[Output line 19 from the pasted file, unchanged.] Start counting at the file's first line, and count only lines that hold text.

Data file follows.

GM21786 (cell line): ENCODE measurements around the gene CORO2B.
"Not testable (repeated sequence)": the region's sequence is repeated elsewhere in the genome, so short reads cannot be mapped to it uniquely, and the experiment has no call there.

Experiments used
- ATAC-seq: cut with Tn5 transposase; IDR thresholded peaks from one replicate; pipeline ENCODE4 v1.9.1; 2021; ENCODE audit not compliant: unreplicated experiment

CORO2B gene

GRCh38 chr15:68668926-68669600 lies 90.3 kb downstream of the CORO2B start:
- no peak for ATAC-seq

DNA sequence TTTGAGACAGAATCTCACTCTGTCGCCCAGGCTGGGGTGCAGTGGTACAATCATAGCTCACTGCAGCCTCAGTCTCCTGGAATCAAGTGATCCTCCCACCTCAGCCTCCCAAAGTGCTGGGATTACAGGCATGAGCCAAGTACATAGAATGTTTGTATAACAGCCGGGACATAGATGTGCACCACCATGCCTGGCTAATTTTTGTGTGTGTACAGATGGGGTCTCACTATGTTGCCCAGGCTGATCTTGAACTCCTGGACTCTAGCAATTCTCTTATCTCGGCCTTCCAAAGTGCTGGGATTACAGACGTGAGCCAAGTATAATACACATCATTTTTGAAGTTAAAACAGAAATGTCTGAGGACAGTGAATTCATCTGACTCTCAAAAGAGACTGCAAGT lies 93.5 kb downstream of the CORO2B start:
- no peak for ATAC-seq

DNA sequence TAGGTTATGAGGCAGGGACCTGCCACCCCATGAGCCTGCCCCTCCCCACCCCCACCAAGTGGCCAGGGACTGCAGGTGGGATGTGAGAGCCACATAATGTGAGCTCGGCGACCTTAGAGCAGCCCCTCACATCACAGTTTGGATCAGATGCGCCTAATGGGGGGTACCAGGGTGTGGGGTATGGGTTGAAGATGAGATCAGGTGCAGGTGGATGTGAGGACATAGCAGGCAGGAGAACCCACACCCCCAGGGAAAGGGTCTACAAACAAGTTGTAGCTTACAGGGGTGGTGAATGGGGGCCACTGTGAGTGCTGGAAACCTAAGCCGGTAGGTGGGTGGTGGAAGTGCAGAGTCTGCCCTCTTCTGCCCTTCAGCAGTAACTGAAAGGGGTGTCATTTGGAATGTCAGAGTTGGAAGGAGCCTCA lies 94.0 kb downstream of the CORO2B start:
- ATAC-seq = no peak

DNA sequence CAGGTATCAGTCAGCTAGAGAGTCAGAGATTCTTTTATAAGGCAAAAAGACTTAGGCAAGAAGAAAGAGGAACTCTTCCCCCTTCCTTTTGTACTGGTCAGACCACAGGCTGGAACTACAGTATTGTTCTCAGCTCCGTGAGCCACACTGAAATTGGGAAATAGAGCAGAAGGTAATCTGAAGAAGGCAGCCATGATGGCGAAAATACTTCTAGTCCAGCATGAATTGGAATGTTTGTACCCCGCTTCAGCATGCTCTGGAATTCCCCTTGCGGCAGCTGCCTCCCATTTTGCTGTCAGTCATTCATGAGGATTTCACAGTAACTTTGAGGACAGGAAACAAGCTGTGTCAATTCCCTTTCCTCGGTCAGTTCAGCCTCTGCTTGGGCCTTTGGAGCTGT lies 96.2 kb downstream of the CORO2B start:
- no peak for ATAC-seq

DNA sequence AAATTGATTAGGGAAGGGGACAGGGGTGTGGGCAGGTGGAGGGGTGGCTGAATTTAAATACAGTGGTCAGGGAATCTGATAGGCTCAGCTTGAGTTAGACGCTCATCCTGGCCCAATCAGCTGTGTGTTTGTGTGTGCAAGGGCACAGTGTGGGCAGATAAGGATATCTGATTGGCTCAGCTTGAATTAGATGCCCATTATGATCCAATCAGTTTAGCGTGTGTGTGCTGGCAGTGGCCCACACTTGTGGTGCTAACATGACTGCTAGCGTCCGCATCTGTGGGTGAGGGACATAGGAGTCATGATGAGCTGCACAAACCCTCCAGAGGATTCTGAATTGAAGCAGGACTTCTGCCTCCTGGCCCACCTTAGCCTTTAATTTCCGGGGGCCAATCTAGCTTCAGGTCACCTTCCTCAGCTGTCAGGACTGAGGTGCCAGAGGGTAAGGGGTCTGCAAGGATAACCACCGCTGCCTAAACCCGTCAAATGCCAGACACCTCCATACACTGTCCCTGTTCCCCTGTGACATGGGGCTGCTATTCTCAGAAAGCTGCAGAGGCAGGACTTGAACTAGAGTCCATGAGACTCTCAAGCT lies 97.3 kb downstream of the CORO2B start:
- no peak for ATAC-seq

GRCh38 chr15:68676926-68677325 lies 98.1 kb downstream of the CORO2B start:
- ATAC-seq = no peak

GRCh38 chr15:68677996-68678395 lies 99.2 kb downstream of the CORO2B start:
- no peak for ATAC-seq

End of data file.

- no peak for ATAC-seq